Elements of an Effective Introduction – For a printable copy, click here: Elements of an Effective Introduction Elements of an Effective Introduction After the executive summary (which we will study in another lesson), the introduction is probably the most important part of the report.
Busy readers may only read this section. The introduction must do five things: (1) it provides background to the situation; (2) it identifies the problem; (3) it argues that the problem needs to be solved; (4) it summarizes the solution; (5) it establishes the writer’s credibility. It must demonstrate that the writer has good will, knowledge of the scope and complexity of the issue, and a thoughtful solution to it.
You might consider using all or some of the following eight elements. (From Joseph Williams, personal communication, spring 1992): • Definition of the topic – Let the reader know the paper is about and define key terms. • Historical understanding of the topic – Let the reader know the background and what people have wrongly believed about the topic in the past.
- Current understanding of the topic – Let the reader know what people wrongly believe now about the topic.
- Refutation of any of the above – Hint at the reasons these understandings are wrong.
- A statement of the problem – State the problem in a clear thesis.
- Negative consequence(s) if is not solved – What bad things will happen if the problem isn’t solved? • Positive consequence(s) if it is solved – What good things will happen if the problem is solved? • A hint at the solution(s) – Very briefly tell the reader how the problem can be solved.
Which of the eight elements is in the following introduction? If some are missing, where might they be added? Would they be necessary? Why or why not? Nitrates are salts of nitric acid that can cause a disease called methemoglobinemia (blue baby syndrome) in infants.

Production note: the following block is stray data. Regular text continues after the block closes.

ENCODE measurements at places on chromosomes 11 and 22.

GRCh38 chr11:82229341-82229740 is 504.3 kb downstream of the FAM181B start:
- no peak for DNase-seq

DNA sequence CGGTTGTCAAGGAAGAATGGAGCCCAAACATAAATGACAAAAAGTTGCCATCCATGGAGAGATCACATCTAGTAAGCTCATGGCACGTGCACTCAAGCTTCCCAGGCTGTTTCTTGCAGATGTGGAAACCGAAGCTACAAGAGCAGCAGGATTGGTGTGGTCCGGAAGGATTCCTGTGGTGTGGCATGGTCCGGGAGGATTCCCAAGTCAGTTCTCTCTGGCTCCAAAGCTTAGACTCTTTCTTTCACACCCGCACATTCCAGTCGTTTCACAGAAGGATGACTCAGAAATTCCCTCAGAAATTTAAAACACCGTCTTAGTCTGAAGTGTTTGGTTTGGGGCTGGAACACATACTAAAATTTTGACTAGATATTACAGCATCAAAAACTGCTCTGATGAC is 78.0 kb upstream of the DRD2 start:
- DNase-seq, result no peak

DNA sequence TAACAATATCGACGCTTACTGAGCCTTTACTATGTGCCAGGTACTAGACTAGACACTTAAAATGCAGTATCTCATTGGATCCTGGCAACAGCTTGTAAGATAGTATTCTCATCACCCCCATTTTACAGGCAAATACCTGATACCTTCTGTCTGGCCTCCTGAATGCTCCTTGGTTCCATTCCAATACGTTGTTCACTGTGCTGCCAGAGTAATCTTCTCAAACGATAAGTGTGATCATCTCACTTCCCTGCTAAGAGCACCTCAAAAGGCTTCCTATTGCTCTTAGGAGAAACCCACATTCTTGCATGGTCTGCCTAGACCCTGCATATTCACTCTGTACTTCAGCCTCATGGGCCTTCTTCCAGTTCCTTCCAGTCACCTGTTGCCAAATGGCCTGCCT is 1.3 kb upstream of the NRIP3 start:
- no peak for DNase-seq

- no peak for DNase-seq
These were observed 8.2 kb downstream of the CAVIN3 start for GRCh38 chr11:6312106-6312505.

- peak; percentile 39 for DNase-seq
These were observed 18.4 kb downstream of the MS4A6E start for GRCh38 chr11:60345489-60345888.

Excessive consumption of nitrates can cause hemoglobin problems in adults. Nitrates are filtering through the ground and contaminating local wells and drinking water systems. Sources of nitrates include nitrogen fertilizers (commercial and residential), breakdown of manure, and human wastes in septic effluent.
The U.S. Environmental Protection Agency (EPA) has set a mandatory standard level of 10 parts per million (ppm) under the Safe Water Drinking Act passed by Congress. Presently, several are wells have been shut down or are very near to exceeding EPA limits.
How many words should a review essay be?
Making a Plan – Book reviews are usually 600 to 2,000 words in length. It is best to aim for about 1,000 words, as you can say a fair amount in 1,000 words without getting bogged down. There’s no point in making a book review into a 20-page masterpiece since the time would have been better spent on an academic essay that would count for more on your c.v.
What is the difference between review essay and research essay?
A research paper is usually more detailed and thorough than a review paper. A research paper is usually peer-reviewed, but a review paper is not always. In general, a research paper is more formal than a review paper. A research paper’s tone is normally objective, but a review paper’s tone can be more subjective.
Is a review paper same as essay?
The main difference between an essay and this kind of literature review is that an essay focuses on a topic, and uses the literature as a support for the arguments. In a standalone literature review, the literature itself is the topic of discussion and evaluation.
What is a good starting sentence for an essay?
Frequently asked questions about the essay introduction – What is a hook? The “hook” is the first sentence of your essay introduction, It should lead the reader into your essay, giving a sense of why it’s interesting. To write a good hook, avoid overly broad statements or long, dense sentences. Try to start with something clear, concise and catchy that will spark your reader’s curiosity.